"War often destroys the environment – either directly when armies poison foliage as a military strategy or indirectly, when toxins leak from bombed industrial sites. In the “Toxic Crimes Project,” we examine how rights advocates—lawyers, experts, and activists—protect the environment from wartime environmental destruction, how they promote the idea that the environment has legally enforceable rights, and how they expand international legal mechanisms (at the ICC and ILC) to protect the environment during war. In this lecture, Van der Vet presents case studies from the project. Based on several pilot-interviews with lawyers and NGO activists, the lecture examines legal activism against environmental destruction during the conflict in Eastern Ukraine. The Donbas region in Eastern Ukraine is one of Europe’s most heavily industrialized areas. Before the conflict broke out, the region already coped with heavy pollution from its industry and coal sector. Some of these heavy industry sites have been unstable or fraught with safety issues. Many of these industrial sites in the Donbas region are located in the immediate vicinity of the front line of the conflict. The ongoing conflict in Ukraine has damaged many of these sites, for instance the Zasyadko coal mine and the Lysychyansk oil refinery, polluting the air and contaminating water supplies, and, as a result, damaging human health and ecosystems for years to come."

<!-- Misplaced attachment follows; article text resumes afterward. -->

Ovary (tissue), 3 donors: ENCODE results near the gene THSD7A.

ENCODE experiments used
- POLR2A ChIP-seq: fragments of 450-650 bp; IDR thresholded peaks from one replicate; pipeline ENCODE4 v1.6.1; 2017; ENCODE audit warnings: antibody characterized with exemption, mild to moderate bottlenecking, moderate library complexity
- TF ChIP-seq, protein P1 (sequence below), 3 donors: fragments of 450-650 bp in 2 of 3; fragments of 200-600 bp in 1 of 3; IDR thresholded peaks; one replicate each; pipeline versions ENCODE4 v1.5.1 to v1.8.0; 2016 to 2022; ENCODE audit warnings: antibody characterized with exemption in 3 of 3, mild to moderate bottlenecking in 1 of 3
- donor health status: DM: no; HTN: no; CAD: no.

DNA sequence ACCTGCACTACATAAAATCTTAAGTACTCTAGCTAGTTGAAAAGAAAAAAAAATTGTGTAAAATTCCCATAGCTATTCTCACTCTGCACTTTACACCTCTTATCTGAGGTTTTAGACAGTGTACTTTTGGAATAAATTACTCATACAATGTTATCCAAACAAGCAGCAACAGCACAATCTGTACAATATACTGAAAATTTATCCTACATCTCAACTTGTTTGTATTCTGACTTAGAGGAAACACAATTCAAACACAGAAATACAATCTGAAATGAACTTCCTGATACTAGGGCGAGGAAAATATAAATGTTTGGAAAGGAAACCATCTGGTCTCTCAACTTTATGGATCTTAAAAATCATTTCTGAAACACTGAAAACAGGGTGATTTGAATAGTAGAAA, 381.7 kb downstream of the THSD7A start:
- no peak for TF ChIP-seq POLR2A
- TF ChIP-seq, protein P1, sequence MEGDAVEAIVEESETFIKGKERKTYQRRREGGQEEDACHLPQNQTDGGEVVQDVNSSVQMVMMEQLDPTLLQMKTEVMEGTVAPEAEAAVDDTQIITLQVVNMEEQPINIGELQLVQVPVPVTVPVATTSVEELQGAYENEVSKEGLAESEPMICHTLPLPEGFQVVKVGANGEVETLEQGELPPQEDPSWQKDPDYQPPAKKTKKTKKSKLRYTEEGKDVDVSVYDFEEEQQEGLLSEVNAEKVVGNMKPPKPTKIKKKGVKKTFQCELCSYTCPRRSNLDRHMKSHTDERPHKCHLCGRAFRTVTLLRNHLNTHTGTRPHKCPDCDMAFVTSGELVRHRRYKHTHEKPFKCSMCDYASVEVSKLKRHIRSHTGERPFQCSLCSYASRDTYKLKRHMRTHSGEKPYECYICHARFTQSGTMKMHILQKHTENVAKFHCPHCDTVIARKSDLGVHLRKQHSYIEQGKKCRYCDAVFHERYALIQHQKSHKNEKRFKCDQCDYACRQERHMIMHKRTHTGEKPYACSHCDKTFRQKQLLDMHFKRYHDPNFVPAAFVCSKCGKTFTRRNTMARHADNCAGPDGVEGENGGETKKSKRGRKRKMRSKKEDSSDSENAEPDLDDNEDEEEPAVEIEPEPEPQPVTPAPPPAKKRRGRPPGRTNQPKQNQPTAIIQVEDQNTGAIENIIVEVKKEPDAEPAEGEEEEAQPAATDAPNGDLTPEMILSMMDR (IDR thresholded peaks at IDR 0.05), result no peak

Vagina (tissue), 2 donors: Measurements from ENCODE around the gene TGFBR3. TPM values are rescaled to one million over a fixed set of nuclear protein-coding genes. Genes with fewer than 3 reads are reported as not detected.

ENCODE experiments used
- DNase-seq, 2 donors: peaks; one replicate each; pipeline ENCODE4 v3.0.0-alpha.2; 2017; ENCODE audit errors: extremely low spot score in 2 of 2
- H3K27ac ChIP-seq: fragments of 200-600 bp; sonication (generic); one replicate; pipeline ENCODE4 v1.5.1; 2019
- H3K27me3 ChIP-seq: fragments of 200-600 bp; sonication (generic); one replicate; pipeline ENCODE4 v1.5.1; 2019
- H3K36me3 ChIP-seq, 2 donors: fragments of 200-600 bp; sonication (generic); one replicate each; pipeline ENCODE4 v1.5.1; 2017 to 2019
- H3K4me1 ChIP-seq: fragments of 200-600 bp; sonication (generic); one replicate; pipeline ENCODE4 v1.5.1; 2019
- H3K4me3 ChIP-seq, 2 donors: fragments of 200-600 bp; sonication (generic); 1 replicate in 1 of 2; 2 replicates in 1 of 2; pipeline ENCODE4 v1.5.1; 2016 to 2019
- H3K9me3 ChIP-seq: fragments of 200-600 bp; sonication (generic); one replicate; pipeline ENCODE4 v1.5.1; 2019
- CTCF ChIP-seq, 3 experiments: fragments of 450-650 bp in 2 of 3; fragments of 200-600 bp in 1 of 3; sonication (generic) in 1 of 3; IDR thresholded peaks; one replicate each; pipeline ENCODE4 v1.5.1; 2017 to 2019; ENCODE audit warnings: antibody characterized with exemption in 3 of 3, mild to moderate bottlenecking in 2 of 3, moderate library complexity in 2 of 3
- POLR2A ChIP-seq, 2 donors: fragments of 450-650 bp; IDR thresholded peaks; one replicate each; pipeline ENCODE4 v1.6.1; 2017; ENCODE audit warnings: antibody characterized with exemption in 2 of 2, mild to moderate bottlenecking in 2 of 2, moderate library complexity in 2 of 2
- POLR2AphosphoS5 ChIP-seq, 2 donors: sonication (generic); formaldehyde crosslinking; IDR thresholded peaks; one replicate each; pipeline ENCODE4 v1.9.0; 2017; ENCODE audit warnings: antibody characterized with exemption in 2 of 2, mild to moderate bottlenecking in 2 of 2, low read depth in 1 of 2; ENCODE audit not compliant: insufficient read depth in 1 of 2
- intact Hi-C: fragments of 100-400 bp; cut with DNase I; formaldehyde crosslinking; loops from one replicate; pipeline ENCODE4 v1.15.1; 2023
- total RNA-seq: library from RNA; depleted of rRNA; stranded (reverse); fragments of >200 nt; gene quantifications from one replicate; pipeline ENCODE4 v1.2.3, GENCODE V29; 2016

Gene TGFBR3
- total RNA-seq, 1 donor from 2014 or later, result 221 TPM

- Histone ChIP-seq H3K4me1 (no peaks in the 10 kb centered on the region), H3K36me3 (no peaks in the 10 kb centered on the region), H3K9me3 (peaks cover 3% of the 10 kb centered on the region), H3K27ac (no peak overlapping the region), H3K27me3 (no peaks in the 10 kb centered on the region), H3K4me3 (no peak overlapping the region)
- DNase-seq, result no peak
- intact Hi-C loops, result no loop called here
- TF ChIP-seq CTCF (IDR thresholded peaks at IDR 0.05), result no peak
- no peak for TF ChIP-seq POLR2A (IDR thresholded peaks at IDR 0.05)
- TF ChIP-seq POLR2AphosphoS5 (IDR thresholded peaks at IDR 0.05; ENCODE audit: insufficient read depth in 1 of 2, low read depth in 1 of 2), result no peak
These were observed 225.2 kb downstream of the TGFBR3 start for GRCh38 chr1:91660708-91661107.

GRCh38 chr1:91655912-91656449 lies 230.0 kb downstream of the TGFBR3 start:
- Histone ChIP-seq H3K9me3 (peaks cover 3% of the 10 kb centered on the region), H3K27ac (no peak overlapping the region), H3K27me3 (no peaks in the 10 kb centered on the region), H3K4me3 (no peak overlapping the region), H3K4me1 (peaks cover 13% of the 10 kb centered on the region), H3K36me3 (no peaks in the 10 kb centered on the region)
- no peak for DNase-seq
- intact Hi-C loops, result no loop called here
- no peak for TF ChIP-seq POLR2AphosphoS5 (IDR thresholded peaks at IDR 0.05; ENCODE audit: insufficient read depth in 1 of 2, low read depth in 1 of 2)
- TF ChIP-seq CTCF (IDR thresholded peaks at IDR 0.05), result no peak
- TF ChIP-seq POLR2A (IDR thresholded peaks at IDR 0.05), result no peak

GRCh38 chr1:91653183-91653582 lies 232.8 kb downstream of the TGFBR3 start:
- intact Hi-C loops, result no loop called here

The link to register for the lecture can be found on the CREECA website here.